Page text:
The smartphone is just another iteration of the everyday experience that computers have been getting smaller and smaller for the past 60 years. We’ve already moved from mainframes, minicomputers, workstations, personal computers, laptops, and handhelds to today’s smartphones. It’s natural to assume that the Next Big Thing will be an even smaller thing, such as a smartwatch or smart glasses. I’ve done it myself.
But there’s no evidence that this will happen, and the odds are against it, at least in the foreseeable future. Indeed, the idea that our computing devices must always keeping getting smaller has already been contradicted. There was a time when people boasted about how small their phone was, but over the past decade, they have been getting larger.
Not everybody wants a 6-inch or larger screen, but it’s a good bet that the smartphone you use today has a bigger screen than the one you used four or five years ago. Competition has focused on making phones thinner, not smaller.
There are good reasons for this. You can do more useful things when you can see more stuff on the screen. Pictures and movies look a lot better, too.
The advantages of big screens become obvious when you are forced to use the tiny screen on a smartwatch. Even if it offered perfect speech recognition, you’d still struggle to do things as efficiently as you can on a phablet. Worse, you can’t pack enough processing power and memory into a smartwatch to make it perform like a smartphone. The only way smartwatches and fitness bands make sense is when they are used as adjuncts to smartphones, not as their replacememts.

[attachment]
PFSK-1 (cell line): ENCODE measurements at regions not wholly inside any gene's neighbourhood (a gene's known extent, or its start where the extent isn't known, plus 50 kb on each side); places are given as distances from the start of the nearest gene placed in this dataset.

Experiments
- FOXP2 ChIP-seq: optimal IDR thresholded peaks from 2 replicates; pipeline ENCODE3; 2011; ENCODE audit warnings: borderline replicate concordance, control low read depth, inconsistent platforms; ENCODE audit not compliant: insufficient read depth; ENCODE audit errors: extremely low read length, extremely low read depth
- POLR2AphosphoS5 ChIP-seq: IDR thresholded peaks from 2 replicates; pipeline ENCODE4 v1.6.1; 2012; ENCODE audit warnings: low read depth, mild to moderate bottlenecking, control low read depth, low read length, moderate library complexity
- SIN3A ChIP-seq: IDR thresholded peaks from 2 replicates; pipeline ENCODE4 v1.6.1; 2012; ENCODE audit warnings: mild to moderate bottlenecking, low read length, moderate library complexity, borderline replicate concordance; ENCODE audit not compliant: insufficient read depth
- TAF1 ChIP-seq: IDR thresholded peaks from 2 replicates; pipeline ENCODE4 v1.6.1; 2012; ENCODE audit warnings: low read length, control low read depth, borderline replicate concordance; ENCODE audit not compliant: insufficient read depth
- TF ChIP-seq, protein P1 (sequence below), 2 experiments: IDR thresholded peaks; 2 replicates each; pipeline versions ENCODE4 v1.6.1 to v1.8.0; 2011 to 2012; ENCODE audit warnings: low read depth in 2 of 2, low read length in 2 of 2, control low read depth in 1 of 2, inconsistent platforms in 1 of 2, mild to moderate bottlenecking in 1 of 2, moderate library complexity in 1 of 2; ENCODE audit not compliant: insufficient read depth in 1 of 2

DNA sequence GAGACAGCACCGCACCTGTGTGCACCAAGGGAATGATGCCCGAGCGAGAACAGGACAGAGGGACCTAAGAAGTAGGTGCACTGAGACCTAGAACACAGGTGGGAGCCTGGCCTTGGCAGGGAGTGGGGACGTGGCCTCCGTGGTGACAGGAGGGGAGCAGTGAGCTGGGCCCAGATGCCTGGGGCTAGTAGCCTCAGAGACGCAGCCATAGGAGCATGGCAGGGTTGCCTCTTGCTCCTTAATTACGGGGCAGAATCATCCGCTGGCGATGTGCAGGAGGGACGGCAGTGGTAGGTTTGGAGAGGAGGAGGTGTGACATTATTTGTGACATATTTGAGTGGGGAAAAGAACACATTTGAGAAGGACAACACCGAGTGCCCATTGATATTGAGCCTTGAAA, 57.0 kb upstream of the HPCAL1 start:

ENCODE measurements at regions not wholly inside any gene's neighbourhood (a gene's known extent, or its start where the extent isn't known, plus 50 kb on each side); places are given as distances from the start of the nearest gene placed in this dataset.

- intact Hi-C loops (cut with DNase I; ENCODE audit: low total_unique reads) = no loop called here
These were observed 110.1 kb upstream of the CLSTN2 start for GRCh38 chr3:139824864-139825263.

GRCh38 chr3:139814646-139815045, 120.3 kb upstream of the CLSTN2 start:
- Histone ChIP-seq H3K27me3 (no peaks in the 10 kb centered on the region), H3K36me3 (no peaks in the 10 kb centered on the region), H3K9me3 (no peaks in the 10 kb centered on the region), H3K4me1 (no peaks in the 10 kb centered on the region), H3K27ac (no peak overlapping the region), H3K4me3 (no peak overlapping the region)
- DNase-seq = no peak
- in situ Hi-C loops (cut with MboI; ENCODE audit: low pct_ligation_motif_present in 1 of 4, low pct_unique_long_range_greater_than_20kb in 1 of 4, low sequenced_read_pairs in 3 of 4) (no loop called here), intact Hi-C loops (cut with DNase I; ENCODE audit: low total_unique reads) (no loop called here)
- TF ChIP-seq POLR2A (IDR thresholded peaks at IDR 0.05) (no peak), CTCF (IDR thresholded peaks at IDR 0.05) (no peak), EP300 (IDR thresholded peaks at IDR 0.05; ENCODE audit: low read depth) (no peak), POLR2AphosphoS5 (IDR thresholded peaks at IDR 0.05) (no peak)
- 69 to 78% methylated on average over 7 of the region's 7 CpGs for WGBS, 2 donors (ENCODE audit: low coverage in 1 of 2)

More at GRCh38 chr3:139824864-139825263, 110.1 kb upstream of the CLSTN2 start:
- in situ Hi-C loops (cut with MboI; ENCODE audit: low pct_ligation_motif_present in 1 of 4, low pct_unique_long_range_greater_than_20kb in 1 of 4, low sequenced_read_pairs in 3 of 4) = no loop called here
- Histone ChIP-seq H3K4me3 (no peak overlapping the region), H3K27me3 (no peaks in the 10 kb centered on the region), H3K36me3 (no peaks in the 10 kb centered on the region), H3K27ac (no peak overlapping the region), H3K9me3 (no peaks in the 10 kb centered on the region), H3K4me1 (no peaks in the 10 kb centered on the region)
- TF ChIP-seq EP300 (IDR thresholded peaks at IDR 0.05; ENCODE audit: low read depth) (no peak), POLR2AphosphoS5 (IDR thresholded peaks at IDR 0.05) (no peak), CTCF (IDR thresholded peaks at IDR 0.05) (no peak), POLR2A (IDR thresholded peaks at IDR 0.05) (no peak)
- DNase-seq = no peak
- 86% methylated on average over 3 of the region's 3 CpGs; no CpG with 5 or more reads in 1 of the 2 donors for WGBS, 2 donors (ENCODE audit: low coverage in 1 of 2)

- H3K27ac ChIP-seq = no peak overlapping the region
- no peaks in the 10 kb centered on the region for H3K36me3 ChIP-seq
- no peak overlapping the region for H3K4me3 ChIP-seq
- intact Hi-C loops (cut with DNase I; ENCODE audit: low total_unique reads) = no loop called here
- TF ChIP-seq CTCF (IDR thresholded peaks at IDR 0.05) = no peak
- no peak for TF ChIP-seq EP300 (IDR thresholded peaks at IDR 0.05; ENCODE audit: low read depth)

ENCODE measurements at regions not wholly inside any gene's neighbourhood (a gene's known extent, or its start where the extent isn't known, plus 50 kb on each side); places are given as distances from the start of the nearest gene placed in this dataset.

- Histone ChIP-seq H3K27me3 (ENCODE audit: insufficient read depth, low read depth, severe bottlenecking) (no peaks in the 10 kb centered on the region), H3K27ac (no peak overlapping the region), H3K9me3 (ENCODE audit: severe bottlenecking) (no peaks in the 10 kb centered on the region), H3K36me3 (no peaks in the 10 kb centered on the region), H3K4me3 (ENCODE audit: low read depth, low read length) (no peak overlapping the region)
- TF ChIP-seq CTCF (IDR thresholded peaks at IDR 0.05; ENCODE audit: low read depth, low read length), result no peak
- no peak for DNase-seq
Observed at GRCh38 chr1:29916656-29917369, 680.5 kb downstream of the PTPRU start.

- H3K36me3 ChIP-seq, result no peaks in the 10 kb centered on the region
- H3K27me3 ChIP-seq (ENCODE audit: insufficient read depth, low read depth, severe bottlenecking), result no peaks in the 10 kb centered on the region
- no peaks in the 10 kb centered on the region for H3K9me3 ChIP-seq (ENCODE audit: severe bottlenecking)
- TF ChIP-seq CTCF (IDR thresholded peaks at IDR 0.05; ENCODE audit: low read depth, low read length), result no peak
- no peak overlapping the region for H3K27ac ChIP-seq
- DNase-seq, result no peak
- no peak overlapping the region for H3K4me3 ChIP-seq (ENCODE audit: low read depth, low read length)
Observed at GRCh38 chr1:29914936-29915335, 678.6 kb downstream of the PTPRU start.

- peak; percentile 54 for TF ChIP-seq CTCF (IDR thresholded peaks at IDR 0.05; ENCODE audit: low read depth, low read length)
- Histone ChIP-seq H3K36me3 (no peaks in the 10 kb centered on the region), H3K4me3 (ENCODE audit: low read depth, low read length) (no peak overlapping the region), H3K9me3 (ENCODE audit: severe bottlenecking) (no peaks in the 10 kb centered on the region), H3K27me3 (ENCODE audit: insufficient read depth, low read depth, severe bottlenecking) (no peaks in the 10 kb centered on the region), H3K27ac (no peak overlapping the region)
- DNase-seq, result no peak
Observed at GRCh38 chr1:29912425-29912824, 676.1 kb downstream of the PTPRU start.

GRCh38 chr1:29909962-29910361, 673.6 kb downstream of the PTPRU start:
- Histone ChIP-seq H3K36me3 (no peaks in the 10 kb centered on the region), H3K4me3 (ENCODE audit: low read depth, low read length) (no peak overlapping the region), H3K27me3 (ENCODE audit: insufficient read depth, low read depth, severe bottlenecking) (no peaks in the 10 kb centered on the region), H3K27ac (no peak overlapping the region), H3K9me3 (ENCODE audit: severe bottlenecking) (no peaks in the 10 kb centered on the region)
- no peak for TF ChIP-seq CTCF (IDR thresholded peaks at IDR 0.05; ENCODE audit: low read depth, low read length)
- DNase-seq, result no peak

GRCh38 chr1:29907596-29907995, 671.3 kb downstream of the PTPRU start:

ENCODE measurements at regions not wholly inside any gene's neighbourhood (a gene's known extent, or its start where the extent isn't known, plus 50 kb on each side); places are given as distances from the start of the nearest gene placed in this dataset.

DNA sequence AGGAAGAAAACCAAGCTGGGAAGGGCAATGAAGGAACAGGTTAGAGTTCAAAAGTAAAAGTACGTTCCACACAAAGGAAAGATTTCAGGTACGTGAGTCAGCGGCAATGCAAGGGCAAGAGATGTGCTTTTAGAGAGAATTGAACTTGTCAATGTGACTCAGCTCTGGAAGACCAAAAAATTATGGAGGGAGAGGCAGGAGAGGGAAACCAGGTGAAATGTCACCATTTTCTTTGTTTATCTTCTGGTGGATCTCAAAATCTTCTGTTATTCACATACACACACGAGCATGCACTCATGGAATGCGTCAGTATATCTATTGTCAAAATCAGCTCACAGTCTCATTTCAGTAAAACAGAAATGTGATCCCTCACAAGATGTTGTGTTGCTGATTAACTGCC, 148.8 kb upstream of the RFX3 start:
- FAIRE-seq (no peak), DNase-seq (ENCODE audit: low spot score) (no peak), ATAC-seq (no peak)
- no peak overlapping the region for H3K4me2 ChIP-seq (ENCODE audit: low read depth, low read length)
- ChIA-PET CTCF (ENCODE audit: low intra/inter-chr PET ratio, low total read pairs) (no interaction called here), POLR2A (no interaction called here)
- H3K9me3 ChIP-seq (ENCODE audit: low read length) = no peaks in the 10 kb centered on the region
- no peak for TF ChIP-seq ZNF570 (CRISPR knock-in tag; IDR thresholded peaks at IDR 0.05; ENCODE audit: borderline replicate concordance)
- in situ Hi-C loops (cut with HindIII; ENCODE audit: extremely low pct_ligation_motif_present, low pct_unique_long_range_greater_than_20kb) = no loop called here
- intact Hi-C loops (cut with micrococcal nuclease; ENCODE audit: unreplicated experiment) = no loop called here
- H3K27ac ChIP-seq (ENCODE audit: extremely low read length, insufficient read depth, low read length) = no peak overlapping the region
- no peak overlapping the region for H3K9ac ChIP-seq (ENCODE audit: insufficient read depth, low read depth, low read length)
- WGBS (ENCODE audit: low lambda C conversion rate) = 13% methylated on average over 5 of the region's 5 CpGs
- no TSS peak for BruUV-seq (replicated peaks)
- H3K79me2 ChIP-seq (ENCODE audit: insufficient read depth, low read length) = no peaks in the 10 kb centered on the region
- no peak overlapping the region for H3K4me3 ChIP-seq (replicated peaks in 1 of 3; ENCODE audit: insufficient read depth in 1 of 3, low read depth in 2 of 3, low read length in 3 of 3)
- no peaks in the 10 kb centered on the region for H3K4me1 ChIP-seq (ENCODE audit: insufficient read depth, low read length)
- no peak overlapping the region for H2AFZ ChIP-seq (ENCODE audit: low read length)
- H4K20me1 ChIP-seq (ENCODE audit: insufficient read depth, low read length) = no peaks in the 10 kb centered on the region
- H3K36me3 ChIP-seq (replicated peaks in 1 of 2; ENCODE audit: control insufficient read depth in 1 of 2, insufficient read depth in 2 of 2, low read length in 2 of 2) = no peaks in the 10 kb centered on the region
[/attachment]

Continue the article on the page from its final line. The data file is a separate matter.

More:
Smart glasses have similar problems, though they have more ways to solve them. The problems with smart glasses still include size, weight and power, but they have added social concerns, as the brief life of Google’s Glass demonstrated.
Earlier this month, Ben Wilson, an analyst who covers emerging technologies for Pacific Crest, wrote a private research note called “There Is No ‘Next Smartphone”https://thearabianpost.com/wp-content/uploads/2017/04/1493526327_851_www.zdnet.com”. He described the smartphone revolution as “a singular event in compute platform history that is unlikely to repeat.” The huge shift that we have seen over the past decade simply isn’t going to happen again.
I asked Wilson about a potential shift to smartwatches or some other wearable. He replied: “It would certainly be folly to propose that compute interfaces won’t evolve, and wearables of various flavors seem almost certain to increase their share of future usage patterns. But I do think we’re unlikely to see another wholesale platform shift like that of PC-to-smartphone in any reasonable timeframe. What’s more likely is a move to several fragmented platforms that lever artificial intelligence to demand user attention only when necessary, letting us interact with compute in a more passive fashion.”
In his paper, he calls this “AI-Driven Ambient Compute”.
When we’re using a smartphone, it monopolizes our attention. However, AI enables us to do some of those things more easily, without taking up all of our attention. Wilson mentions the Amazon Echo as an example. You could always fumble with a smartphone app to play music or perform some simple task, but it’s quicker and easier just to ask Alexa to do it.